As the decade came to a close, the equity bull market that commenced in the aftermath of the global financial crisis extended its run to another year, with a number of developed markets recording their most sizeable equity returns since 2009.
The S&P500 (+28.9% for 2019), FTSE100 (+16.7%), Nikkei (+19.9%) and Eurostoxx (+22.4%) all closed the year at, or close to, all-time highs, marking a notable recovery from the manner in which 2018 ended. It could be argued that the perhaps surprising performance of equities in 2019 can be partially attributed to the easing by the major central banks; a combination of lower interest rates, while further QE buying boosted investor appetite for risk-on assets.
Despite energy commodities ending 2019 well below the levels of 2018, Russia (+43.2%) and Brazil (+26.9%) posted strong returns into the end of the year. However China (+9.7%) and India (9.6%) fared less well with trade tariffs stalling Chinese returns, and questions over Prime Minister Modi’s reform implementation holding back Indian performance.
In the December UK general election, the Boris Johnson-led Conservative party won a strong mandate to “get Brexit done”, briefly pushing sterling above 1.20 versus the euro and 1.35 versus US dollar, its strongest position since the days immediately following the 2016 referendum. The emphasis for the Prime Minister will now be on a smooth exit from the EU and the signing of various trade agreements to ensure Britain’s place as a leading global market participant remains intact.
With the US presidential election less than 12 months away, President Trump indicated that he has his eyes firmly on re-election in November 2020. Incentivised to deliver a strong equity market, and make the distractions of impeachment and immunity from prosecution disappear, Trump has shifted to an easing of trade tariffs especially with regard to China, the imminent “phase one” agreement will be signed in mid-January 2020, bolstering both US and Chinese equities in the final weeks of 2019. Trump’s announcement of cancelling planned tariffs on Chinese goods, while also reducing those previously introduced has removed a considerable overhang on both countries’ equity markets.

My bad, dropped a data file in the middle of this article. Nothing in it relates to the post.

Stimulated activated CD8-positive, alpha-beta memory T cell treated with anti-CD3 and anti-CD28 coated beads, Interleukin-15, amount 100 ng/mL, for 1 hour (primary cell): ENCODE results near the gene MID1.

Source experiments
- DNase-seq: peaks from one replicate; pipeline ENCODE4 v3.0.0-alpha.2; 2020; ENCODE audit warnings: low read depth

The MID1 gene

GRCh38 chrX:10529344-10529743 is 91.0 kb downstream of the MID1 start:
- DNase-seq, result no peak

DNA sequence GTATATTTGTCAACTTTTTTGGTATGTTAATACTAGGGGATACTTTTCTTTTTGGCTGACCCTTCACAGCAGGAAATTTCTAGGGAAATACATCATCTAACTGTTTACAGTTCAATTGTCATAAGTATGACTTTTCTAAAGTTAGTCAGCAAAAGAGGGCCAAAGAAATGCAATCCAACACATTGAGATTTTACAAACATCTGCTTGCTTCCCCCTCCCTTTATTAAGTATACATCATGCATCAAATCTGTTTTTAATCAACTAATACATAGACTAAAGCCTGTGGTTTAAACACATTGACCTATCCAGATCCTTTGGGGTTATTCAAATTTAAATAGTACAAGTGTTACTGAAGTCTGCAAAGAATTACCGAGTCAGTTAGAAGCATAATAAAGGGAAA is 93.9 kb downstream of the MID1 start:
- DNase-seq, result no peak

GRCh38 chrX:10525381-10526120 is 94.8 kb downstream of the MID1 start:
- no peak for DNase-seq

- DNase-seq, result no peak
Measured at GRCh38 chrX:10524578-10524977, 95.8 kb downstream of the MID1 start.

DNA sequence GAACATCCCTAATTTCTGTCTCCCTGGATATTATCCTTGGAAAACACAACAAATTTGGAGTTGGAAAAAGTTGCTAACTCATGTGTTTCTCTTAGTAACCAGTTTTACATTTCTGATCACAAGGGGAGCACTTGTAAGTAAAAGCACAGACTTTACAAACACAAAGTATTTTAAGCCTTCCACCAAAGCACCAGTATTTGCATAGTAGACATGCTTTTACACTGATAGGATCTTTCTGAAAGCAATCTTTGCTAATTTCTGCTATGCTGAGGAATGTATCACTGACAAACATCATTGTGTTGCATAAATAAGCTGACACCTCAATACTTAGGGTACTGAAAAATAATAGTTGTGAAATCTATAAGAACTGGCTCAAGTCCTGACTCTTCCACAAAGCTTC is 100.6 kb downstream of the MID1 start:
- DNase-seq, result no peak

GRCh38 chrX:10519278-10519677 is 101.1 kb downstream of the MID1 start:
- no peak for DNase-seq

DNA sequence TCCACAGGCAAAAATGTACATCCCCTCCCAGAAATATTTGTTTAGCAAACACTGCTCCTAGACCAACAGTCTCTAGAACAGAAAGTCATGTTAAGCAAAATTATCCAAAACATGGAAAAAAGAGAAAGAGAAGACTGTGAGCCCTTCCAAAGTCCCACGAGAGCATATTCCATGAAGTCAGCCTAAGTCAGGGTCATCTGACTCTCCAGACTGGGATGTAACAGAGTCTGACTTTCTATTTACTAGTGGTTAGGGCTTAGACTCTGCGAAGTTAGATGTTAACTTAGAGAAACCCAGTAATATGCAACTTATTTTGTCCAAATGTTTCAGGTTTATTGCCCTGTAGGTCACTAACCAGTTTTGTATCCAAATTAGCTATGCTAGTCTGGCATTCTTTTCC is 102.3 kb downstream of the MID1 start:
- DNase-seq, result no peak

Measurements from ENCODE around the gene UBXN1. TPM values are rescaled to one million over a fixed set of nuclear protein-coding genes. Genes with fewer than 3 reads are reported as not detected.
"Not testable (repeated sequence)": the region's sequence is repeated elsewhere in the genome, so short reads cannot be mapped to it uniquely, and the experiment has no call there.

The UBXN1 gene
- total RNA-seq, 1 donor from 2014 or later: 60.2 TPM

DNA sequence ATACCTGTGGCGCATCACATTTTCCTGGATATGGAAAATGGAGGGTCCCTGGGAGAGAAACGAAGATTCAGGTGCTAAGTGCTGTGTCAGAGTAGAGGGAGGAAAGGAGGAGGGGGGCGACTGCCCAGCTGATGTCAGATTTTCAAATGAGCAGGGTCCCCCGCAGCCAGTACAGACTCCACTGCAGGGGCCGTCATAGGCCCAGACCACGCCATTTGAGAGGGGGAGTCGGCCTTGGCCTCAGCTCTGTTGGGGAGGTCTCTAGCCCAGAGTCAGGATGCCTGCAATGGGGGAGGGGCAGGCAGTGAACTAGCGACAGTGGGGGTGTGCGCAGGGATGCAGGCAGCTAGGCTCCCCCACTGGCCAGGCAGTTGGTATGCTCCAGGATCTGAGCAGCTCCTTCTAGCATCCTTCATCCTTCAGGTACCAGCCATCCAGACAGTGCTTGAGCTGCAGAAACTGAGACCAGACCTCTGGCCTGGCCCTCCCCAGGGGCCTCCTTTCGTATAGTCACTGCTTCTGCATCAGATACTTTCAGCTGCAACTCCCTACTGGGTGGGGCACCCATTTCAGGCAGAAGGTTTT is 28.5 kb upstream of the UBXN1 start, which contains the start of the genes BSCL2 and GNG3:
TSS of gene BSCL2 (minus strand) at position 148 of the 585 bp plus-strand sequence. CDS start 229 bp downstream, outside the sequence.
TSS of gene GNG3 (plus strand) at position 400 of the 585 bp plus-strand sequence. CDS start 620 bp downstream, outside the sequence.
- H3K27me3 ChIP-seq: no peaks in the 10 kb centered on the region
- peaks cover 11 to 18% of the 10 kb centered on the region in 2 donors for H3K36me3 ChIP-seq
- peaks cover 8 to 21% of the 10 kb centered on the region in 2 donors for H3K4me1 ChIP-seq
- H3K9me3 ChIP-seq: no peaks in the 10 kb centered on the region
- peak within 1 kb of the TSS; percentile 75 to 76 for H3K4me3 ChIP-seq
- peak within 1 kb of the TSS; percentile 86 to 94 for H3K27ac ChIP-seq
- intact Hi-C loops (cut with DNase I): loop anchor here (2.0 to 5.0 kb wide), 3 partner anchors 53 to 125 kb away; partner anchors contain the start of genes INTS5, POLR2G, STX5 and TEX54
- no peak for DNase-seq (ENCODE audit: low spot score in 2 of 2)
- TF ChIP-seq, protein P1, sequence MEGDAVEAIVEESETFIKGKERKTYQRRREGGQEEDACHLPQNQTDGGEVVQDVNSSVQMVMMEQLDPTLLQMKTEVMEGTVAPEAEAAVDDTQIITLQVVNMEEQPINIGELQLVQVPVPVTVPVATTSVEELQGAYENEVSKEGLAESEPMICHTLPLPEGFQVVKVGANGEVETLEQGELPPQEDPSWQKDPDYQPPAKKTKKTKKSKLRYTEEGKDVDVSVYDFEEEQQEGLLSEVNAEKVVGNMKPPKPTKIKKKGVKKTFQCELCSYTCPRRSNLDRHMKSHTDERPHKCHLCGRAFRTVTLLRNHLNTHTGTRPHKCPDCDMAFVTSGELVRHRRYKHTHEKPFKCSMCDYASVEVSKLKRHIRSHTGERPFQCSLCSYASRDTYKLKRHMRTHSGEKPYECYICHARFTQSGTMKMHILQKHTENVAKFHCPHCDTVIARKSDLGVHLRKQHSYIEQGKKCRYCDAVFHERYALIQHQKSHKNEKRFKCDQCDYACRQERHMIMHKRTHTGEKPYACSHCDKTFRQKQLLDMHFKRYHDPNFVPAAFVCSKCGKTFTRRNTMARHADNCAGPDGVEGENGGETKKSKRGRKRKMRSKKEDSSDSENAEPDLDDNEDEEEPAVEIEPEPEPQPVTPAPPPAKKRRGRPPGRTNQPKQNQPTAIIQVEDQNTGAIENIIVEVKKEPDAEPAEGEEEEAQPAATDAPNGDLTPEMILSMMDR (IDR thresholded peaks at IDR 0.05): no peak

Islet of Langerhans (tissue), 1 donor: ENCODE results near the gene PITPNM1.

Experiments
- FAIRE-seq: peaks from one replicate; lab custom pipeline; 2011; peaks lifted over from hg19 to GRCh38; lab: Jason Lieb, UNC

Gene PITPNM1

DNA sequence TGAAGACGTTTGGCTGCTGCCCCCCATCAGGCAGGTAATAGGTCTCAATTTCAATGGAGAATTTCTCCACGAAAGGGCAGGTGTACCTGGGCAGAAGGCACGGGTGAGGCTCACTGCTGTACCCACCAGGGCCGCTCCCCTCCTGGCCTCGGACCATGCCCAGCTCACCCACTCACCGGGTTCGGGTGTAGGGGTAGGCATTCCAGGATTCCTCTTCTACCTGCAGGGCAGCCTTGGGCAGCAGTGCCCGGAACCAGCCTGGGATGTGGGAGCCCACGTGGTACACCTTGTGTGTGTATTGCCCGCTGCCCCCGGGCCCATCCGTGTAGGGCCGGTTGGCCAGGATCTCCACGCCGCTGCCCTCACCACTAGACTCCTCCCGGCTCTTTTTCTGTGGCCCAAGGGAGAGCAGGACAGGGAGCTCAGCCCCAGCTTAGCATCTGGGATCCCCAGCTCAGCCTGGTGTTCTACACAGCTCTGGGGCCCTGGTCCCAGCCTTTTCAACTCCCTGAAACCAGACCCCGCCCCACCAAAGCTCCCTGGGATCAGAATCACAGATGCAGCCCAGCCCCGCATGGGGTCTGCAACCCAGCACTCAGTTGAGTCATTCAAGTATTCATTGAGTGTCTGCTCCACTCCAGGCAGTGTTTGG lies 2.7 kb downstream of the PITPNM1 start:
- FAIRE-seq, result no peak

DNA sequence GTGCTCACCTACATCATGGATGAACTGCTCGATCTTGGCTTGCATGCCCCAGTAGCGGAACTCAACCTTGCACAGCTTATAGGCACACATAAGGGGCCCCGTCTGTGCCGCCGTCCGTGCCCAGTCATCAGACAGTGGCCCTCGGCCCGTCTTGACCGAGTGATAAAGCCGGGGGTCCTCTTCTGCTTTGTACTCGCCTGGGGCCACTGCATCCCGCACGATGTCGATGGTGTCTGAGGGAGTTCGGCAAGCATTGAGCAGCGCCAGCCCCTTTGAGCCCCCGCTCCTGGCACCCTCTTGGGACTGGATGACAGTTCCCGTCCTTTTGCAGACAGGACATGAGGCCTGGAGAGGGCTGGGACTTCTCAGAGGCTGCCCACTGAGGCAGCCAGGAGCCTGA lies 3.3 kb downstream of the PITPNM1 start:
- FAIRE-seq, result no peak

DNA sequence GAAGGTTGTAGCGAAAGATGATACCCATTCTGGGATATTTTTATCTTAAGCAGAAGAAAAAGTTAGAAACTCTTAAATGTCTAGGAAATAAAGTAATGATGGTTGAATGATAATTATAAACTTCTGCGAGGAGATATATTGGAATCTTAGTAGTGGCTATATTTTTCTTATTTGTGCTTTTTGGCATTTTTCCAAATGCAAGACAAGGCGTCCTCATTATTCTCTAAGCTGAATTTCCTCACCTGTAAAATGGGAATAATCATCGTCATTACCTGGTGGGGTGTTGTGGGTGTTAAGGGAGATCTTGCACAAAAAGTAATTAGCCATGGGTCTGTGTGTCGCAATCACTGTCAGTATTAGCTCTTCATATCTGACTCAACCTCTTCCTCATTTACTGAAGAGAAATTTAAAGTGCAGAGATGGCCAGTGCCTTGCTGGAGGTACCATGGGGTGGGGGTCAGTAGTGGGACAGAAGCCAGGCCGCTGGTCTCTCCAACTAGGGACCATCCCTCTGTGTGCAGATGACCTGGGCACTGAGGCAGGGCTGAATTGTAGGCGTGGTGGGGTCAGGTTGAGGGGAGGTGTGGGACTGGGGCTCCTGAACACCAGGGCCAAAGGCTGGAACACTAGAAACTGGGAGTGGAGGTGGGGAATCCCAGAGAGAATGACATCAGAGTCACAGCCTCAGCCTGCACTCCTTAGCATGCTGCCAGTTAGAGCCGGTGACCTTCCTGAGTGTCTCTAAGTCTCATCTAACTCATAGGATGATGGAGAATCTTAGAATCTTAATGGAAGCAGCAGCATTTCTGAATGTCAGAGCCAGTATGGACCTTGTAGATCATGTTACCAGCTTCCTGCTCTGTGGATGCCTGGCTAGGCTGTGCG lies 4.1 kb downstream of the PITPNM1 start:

In Q3 2019 many analysts were sounding the alarm bell as the US yield curve inverted; each US recession of the past 50 years has been preceded by inversion of the yield curve. However, with factors such as abundant liquidity in the final quarter of the year, the yield curve dynamics retraced and by the penultimate day of the year had reached its steepest point since October 2018, an indicator perhaps of a return of investor confidence, although for how long it remains as steep is questionable. It is still to be seen if the yield curve inversion is as prophetic as before, or whether the “new normal” in which we are living; with negative interest rates and QE measures lifting market optimism yet higher has materially changed the value of this indicator.
In an environment of increased liquidity, bond markets also provided positive returns in 2019, with all leading US bond markets contributing, despite a tail off in prices through December; high-grade corporate debt (+14.5%), high yield (+14.3%), Treasuries (+6.9%) and mortgage backed securities (+6.4%), with the resultant impact of lifting the Bloomberg Barclays Aggregate Bond TR 8.7% in the year. Enhanced liquidity via the US Fed’s recent balance sheet expansion (c.37% annualised) is proportionately similar to the expansions that precipitated the dot.com bubble and that following the 9/11 attacks. The increase to the Fed balance sheet is expected to continue through the opening half of 2020.
With the US Fed in easing mode with three rate cuts in 2019, the environment for emerging market debt was typically benign throughout 2019, helping to lift the JP Morgan EM Bond Index Global 14.4%, while the Bloomberg Barclays Corporate EM debt added 13.1% in the year. Inflows to EM debt increased throughout the year as investors embraced the lower-than average volatility of this asset class, combined with its compelling low correlation to developed market assets.